"Hey, Buds, you gotta try these." Benny wandered the airport hallway with Jonathan MacKenzie, an old-fashioned pair of spectacles with glass so thick no one could have possibly seen through them, poised precariously on his nose. Jonathan pulled him to the left as the journalist nearly crashed into his fifth trash can.
"Take those silly things off," Jonathan admonished. "No old legend is ever going to let you see through *those* coke-bottle lenses. You can't even see your hand in front of your face."
Benny ignored his friend's criticism. "Call me skeptical, but what a time we live in. I have yet to get a peek at one honest man through these things." Benny's arms flailed about slightly as Jonathan dragged him out of the path of a beeping airport cart.
He released a pent up, long-suffering sigh. "One wild goose chase after another … What is Dr. Moorehouse thinking?" he complained to himself.
"Not goose, Johnny," Benny explained. "Chicken. Heard that Pruitt dame actually had a chicken for a *familiar*. Babsy Webster called — said she's got the story of the century."
"Your story of the century's already been written up in the Daily Planet, Benedek. This is ridiculous."
"We're going for the *honest* story, not that whitewashed version." He stopped abruptly and lowered the glasses. He watched as a beautiful brunette walked arm in arm with a tall man in jeans and a T-shirt. He raised the spectacles slowly up to his eyes again just to be sure. "Whoa! Super!" he exclaimed.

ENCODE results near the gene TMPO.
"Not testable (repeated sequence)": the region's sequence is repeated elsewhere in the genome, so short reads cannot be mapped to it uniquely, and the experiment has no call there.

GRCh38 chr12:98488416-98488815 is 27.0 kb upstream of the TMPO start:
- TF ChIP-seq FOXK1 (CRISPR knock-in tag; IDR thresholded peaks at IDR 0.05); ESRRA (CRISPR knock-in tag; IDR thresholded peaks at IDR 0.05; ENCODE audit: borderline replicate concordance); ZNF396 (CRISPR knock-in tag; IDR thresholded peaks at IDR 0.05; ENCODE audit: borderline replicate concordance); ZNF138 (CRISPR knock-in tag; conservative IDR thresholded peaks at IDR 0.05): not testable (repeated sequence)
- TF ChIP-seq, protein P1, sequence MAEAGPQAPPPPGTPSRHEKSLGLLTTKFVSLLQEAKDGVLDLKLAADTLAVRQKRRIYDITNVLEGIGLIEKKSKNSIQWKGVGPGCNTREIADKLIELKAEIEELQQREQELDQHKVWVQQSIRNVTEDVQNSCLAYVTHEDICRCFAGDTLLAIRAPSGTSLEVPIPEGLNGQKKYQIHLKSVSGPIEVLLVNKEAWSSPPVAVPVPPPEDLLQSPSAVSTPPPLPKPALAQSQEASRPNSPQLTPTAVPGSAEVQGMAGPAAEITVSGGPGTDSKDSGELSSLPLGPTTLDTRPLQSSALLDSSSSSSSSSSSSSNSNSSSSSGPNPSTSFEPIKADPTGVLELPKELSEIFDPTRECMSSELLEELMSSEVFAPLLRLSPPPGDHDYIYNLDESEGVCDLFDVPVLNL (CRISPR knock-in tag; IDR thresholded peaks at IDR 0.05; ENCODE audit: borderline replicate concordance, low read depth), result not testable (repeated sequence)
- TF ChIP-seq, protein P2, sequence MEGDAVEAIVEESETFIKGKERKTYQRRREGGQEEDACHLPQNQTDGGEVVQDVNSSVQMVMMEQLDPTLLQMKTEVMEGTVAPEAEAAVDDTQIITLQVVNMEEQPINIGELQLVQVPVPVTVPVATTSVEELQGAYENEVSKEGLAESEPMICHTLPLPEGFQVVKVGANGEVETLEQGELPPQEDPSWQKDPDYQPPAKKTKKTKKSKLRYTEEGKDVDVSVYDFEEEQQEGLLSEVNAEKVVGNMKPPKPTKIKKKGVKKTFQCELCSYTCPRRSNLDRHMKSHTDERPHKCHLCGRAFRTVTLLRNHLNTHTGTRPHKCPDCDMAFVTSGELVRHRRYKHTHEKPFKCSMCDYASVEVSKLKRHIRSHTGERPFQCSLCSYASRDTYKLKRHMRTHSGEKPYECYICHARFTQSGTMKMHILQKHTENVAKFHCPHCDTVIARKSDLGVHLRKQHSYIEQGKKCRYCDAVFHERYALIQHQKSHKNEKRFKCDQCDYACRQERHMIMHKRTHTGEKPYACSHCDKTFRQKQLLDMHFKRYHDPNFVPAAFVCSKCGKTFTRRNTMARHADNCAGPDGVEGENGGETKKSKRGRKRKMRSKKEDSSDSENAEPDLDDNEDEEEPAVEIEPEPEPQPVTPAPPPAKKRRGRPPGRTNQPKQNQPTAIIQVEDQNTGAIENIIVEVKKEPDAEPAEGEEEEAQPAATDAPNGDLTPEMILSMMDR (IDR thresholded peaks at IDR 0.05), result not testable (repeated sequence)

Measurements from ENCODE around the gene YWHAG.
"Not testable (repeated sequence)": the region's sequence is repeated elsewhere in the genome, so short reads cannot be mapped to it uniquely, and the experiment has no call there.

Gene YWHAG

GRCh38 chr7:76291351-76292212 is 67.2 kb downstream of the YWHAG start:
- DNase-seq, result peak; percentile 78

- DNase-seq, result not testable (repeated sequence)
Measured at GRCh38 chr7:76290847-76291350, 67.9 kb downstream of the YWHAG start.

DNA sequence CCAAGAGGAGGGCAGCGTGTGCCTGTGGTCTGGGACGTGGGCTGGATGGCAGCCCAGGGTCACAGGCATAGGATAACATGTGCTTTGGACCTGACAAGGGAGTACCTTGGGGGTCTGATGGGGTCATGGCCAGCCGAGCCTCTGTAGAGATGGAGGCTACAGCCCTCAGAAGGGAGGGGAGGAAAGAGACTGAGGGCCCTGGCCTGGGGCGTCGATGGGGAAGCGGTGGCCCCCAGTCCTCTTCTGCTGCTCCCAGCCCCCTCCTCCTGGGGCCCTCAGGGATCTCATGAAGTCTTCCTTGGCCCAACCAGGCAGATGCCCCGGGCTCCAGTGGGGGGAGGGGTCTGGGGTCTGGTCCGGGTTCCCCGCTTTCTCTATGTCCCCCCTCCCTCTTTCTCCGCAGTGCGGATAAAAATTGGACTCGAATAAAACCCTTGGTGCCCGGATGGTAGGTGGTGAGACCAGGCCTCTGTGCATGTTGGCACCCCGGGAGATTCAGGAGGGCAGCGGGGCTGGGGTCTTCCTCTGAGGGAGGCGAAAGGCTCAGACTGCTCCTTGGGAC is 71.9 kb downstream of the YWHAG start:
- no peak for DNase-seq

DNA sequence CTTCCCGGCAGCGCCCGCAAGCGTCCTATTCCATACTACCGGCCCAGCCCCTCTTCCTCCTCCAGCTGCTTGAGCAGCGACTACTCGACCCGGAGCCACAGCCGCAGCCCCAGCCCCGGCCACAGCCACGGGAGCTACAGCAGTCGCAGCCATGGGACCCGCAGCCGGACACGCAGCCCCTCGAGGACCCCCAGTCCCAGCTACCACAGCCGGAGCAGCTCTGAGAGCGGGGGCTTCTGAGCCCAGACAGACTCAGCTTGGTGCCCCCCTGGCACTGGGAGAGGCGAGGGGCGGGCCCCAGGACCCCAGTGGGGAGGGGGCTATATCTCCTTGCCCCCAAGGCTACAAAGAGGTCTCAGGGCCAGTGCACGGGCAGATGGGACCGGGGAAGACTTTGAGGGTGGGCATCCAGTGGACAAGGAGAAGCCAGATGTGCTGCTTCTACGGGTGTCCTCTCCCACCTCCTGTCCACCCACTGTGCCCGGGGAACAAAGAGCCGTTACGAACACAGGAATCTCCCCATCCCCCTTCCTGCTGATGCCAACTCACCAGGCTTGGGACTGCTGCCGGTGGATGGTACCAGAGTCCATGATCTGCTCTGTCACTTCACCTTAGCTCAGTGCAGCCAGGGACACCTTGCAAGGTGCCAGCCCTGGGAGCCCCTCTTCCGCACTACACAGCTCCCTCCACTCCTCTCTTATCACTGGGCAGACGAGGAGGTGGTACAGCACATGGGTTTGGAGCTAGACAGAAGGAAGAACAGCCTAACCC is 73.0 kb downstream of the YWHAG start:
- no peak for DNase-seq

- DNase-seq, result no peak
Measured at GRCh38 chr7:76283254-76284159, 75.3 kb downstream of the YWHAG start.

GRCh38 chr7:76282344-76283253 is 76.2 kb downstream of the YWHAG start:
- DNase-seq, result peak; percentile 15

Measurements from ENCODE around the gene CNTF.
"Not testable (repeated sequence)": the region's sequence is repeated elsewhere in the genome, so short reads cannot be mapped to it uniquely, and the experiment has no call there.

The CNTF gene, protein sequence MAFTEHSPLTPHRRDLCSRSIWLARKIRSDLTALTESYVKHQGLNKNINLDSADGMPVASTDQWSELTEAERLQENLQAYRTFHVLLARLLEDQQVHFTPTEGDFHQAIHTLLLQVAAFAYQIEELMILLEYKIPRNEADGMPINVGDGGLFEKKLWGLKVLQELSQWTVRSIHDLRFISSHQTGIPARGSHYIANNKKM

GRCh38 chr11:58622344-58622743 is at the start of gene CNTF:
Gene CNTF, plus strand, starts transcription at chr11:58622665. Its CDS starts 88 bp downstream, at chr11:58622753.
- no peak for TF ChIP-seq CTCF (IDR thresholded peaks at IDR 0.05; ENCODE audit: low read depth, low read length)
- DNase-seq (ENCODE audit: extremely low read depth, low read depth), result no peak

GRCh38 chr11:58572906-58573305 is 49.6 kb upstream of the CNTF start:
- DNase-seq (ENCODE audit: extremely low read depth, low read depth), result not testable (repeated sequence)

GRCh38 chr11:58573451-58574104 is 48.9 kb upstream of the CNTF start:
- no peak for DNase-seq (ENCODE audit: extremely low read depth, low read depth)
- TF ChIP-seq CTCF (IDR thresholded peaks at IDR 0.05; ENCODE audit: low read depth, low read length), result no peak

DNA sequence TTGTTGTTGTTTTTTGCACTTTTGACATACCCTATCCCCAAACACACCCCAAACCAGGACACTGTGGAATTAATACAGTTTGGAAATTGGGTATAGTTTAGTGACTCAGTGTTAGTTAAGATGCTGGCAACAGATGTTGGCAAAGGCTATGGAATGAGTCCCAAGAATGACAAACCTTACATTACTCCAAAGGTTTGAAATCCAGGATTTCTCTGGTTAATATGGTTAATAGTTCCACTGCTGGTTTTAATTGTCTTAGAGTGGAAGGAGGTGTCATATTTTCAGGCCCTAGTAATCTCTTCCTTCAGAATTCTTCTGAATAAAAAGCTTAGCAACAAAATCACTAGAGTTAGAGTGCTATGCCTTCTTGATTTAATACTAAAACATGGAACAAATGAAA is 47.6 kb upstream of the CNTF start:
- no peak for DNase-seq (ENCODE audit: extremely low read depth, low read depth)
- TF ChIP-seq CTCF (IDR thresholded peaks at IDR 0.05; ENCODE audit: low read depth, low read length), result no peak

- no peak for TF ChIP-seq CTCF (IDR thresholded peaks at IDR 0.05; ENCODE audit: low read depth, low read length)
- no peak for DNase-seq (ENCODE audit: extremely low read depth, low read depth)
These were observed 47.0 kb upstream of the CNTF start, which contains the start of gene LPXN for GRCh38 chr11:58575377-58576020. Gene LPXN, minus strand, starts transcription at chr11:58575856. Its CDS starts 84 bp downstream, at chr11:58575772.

"Benedek, would you stop drooling over that woman. I'd like to get this over with so I can get back to my research." Jonathan tugged on his companion's Hawaiian shirt.
"Good to know there's at least one guy who still stands for truth — and justice — in this world of ours!" Benny grinned widely and turned to follow his friend.
By The Light of the Moon, To the Stars and Mystery at Neewatoree Falls were all written for a paper fanzine called "Relativity." We're up to number 8 now. Basic premise is that Lee Stetson (Bruce Boxleitner) of Scarecrow & Mrs. King, Murphy Michaels (James Read who later played Jimmy Olsen's father in L&C) of first season Remington Steele, Skip Carmichael (Joel Higgins), Andy Travis (Gary Sandy) of WKRP in Cincinnati and Sam Beckett (Scott Bakula) of Quantum Leap are all related … it started as one story and exploded. We always welcome guests and in one of the earlier stories, one of our authors mentioned that the Michaels ranch was next to the Clark's ranch … this was long before L&C began its run on ABC, I just took it a little farther and ran with it :-)
Edgar "Benny" Benedek (Dennis Dugan) and Jonathan MacKensie (Trevor Eve) best known for playing the ex-husband in the Taster's Choice coffee ads) are from Shadow Chasers. Short-lived 1985 television series about chasing the paranormal. Bennie was a loud, obnoxious tabloid journalist and Jonathan was a very serious Anthropology professor blackmailed into working sort of X-Files kinda things.